Having a place for children’s books to live gives your little learner a place to go and be alone with his/her thoughts. It’s a place of exploration as pictures on the pages spring up and imaginations begins to take place around the story. Books develop vocabulary and expressive language. Books develoop listening skills. Books allow for auditory discrimination through oral activities such as rhyming or alliteration.
In your book nook provide a wide variety of literature. Have board books, sensory books, picture books. Provide nursery rhymes and stories that repeat like The Three Bears. Include multi-cultural books, fingerplays, ABC and counting books. Story books must be present in the book nook.
Make reading to your children a priority. Just 15 minutes a day can make a world of difference in your children’s future development as readers. If your child can’t sit still for 15 minutes, it’s okay. Read a bit, take a break and return to the story later. Read with expression and point to the pictures. Ask questions that elicit a response around a picture, giving an opportunity to check for story understanding and language accquisition.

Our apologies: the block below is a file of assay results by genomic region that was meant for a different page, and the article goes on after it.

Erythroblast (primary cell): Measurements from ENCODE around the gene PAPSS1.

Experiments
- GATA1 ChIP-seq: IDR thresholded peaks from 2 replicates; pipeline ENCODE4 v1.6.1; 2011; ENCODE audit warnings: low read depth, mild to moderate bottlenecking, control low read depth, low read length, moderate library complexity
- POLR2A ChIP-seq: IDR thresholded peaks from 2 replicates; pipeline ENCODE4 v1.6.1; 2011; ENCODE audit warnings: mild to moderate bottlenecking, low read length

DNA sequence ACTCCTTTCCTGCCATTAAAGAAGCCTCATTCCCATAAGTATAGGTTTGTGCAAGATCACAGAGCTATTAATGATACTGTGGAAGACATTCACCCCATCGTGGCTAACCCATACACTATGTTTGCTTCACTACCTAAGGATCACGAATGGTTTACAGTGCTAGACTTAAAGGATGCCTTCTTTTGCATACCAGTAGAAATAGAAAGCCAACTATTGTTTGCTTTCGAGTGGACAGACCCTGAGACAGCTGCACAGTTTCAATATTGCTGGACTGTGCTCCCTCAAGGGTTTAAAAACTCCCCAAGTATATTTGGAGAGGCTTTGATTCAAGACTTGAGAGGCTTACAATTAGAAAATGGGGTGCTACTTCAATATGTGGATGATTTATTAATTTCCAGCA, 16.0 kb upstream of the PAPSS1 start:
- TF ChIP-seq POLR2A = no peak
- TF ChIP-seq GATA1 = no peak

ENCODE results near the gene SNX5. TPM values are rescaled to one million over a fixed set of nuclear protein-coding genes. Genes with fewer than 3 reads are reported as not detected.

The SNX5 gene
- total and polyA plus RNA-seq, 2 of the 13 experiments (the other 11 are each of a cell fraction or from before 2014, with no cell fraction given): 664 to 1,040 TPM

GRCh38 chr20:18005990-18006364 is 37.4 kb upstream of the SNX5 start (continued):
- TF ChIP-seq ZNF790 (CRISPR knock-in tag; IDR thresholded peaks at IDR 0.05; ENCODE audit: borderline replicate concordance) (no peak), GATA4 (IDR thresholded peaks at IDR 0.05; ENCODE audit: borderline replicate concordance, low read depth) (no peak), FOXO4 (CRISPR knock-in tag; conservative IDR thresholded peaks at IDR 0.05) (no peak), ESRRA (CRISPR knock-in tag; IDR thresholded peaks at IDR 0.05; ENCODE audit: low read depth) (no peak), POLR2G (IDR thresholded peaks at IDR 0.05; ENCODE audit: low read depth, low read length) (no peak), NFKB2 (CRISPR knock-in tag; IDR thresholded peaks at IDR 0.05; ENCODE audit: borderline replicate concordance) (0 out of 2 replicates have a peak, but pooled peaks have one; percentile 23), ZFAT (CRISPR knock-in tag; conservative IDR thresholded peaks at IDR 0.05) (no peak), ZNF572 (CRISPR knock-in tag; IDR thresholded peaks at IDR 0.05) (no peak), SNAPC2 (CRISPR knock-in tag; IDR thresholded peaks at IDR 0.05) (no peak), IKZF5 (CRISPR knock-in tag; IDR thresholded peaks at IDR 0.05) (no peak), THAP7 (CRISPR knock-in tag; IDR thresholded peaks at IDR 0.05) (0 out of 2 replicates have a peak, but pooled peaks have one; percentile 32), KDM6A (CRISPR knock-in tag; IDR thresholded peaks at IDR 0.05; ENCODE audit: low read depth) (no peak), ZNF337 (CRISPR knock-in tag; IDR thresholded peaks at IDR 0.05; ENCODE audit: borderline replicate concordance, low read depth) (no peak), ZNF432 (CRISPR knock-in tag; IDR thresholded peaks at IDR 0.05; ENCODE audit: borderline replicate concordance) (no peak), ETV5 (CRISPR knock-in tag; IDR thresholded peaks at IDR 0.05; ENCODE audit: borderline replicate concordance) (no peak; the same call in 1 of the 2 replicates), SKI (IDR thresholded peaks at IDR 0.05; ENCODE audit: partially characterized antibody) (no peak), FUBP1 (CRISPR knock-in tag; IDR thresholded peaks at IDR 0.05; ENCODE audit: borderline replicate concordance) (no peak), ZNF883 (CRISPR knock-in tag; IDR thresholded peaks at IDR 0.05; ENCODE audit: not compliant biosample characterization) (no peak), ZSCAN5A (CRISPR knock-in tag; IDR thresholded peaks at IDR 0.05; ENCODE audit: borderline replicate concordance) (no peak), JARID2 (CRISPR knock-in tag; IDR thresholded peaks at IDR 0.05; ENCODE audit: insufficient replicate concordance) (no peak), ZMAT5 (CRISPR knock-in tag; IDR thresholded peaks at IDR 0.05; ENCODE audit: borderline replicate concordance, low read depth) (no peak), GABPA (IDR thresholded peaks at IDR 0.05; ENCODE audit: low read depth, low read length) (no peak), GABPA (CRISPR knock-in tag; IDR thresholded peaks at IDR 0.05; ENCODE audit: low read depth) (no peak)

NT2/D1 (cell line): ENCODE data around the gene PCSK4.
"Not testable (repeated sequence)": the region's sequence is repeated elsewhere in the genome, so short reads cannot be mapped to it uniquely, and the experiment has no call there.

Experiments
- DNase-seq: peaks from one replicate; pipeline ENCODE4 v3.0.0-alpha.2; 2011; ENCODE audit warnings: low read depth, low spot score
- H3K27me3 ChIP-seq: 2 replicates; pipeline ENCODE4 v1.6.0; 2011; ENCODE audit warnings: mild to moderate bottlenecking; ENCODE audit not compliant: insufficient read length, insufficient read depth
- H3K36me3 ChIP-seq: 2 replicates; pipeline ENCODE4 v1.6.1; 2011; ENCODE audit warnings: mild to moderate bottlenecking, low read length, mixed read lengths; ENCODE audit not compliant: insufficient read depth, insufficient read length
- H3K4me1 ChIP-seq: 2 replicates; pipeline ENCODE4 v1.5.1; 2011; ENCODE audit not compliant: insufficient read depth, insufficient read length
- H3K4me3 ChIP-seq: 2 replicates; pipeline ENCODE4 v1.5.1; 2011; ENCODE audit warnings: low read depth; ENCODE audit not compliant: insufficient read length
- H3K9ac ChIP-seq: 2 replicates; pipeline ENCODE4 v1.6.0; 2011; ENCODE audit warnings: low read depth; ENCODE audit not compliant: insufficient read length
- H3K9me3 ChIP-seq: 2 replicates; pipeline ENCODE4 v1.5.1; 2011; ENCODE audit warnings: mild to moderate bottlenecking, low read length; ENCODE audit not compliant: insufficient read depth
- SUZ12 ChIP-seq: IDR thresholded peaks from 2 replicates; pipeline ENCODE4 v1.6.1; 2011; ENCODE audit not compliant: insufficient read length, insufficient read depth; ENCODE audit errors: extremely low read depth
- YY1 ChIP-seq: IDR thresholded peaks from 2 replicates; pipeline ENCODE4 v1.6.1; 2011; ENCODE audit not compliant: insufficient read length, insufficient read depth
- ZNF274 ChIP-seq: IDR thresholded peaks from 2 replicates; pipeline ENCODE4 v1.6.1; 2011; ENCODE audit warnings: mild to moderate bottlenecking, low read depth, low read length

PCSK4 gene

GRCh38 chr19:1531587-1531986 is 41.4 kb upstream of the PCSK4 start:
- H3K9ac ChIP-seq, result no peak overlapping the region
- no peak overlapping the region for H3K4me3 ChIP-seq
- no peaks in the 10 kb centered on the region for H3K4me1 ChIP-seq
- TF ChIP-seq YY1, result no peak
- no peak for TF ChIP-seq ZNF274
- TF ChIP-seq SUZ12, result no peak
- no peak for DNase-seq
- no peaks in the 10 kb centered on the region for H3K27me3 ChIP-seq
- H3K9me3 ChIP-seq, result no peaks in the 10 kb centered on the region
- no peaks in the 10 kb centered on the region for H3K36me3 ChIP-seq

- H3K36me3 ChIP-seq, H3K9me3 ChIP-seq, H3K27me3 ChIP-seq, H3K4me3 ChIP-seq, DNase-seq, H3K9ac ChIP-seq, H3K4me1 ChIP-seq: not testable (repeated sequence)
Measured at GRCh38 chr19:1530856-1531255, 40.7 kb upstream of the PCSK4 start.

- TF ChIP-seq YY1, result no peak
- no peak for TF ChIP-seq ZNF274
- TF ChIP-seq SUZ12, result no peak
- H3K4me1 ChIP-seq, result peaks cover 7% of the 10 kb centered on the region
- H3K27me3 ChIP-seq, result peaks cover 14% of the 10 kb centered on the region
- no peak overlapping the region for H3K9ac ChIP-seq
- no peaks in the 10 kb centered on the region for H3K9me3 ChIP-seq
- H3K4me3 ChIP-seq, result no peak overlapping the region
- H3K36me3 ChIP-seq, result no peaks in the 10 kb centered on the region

When you read, do read the entire book. Look at the cover. What is the title? Who is the author? What does the artwork look like and who was the illustrator? Read the author page. Would your children like to write a book? Even if they cannot yet read, they can be oral story writers as they dictate their stories to you.
Read, read and read some more. The value of reading goes well beyond the time spent curled up with a good book.
I leave you with this as today’s inspiration: We ought to hear at least one little song everyday, read a good poem, see a first rate painting and if possible, speak a few sensible words. – Johann Wolgang von Goethe:
Have a happy day.
See you tomorrow.